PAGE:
Green products flood the market

There are over 800 products and the Indian Green Building Council, which rates these products, is working to certify another 200

By Author  |  Business Bureau  |  Published: 27th Sep 2019  11:38 pm
Green products flood the market
Versa Drives Private, which makes fans under the brand Superfan, says its product could save around Rs 1,500 a year in power bills.

Hyderabad: The green buildings movement, which started about 18 years ago, has now achieved a significant milestone of 700 crore sqft.

Now, there are more than 800 products and the Indian Green Building Council, which rates green products, is working to certify another 200 products. Select product and services are being showcased at the CII-IGBC Green Building Congress 2019 at HICC, which will be on till September 28.

For instance, there is Chatur Lights, which makes smart LED lights. Chatur, a Hindi word, means intelligent. The lighting system comes with sensors to cut wastage.

Assessing the energy spending patterns of all members in an apartment can be difficult. Hyderabad-based BrdigeThings builds dashboards that will measure energy consumption. This will ensure that billing of utilities corresponds to actual use. “Dividing the bill with the number of users present put those using sparsely at a disadvantage. Our dash board addresses that,” he said.

Rising to the demand to save water, Dhanna Corporation, which has its unit at Jeedimetla, has come up with small cap-like attachments that fit to taps. These have minute perforations that reduce the flow of water in the taps by about 85 per cent. “One tap supplies about 600 litre in an hour. With the aerators on, the supply is only 90 litre, making an effective saving of 510 litre,” saod Gaurhav Jaiin of Dhanna Corporation.

The ceilng fans too have evolved to use about 56 per cent less power. Versa Drives Private, which makes fans under the brand Superfan, says its fans could save around Rs 1500 a year in power bills. For Superfan that runs 16 hours in a day, the annual spend, at the rate of Rs 6.5 a unit, will be Rs 1,310 as against Rs 2,808 bill that other fans bring, said C Narendra Kumar, sales manager.

“The money spent on the fan can be recouped in about one-and-half year in the form of savings in the power bill,” he said about the fan which comes with a remote control as well.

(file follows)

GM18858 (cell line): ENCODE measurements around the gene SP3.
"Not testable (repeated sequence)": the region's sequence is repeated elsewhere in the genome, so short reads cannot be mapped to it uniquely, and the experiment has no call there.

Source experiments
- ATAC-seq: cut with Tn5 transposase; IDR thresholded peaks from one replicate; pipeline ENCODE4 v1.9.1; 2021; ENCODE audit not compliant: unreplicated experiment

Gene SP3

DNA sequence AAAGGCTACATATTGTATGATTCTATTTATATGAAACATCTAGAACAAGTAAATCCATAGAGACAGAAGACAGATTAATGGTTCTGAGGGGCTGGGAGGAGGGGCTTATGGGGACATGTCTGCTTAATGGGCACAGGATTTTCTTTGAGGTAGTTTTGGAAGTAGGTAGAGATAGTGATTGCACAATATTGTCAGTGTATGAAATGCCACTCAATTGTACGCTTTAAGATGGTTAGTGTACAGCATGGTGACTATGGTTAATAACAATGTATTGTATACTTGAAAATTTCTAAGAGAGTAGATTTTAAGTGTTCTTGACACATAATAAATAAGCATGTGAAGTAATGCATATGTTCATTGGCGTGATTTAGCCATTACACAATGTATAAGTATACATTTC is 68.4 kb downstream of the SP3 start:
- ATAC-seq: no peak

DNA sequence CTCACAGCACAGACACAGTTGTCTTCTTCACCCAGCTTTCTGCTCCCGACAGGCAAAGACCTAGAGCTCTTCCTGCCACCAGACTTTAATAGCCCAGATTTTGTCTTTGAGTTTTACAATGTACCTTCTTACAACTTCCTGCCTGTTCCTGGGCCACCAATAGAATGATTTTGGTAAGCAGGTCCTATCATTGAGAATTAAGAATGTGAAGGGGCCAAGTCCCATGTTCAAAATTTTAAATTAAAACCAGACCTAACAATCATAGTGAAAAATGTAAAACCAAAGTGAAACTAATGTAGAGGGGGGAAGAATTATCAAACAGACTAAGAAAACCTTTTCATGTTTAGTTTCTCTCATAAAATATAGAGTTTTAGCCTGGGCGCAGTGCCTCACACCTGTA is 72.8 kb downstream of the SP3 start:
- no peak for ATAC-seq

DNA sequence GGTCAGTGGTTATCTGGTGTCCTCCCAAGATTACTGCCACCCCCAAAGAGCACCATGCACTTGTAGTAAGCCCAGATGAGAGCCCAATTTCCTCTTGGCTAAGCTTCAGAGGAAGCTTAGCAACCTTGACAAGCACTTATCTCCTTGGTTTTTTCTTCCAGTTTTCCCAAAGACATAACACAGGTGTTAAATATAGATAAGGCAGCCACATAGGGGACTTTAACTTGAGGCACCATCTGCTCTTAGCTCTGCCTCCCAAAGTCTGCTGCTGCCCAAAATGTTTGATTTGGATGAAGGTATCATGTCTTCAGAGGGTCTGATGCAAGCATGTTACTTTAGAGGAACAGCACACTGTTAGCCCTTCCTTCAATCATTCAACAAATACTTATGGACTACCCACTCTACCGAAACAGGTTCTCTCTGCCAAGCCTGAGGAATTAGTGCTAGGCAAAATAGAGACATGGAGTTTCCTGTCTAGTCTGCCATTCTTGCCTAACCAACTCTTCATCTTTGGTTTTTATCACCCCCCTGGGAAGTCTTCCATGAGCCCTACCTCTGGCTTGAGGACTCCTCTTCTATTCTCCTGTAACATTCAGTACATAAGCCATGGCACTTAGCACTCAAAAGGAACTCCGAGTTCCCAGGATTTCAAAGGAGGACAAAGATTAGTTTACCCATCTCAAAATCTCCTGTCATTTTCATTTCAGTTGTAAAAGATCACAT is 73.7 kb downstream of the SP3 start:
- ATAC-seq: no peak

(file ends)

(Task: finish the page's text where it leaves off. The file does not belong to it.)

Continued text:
Then are companies that offer products for converting the kitchen waste into compost or into biogas.

Greenrich Grow India, a Chennai-based company, makes composters under the brand My Green Bin. This converts the organic waste into organic manure. “Paper and plastic go for recycling. However, wet waste gets into landfill. This is can be converted into organic manure,” said TN Sridharan, Director-Sales and Marketing.

It has composters in varied sizes that can handle 500 gram to 500 kg waste to suit families, communities, institutions and bulk users. The waste has to be mixed with My Green Microbes, which costs about Rs 250, for the decomposing to happen over days. The resulting compost can be used in home gardens. “The costs involved are small when compared to societal implications the composters have,” he said.

Another company Jakson is looking tap opportunities in the solar rooftop segment. The break-even period is four to five years and after that the customers can enjoy free power for several years from their captive rooftop plants.

There are also companies that reuse, recycle and upcycle scrap waste including wood, iron and steel. Happymonk.co has tied up with various players to source the wood scrap- like the one used in packaging. They are used for making tables, desktops, floors and other interior decoration items.


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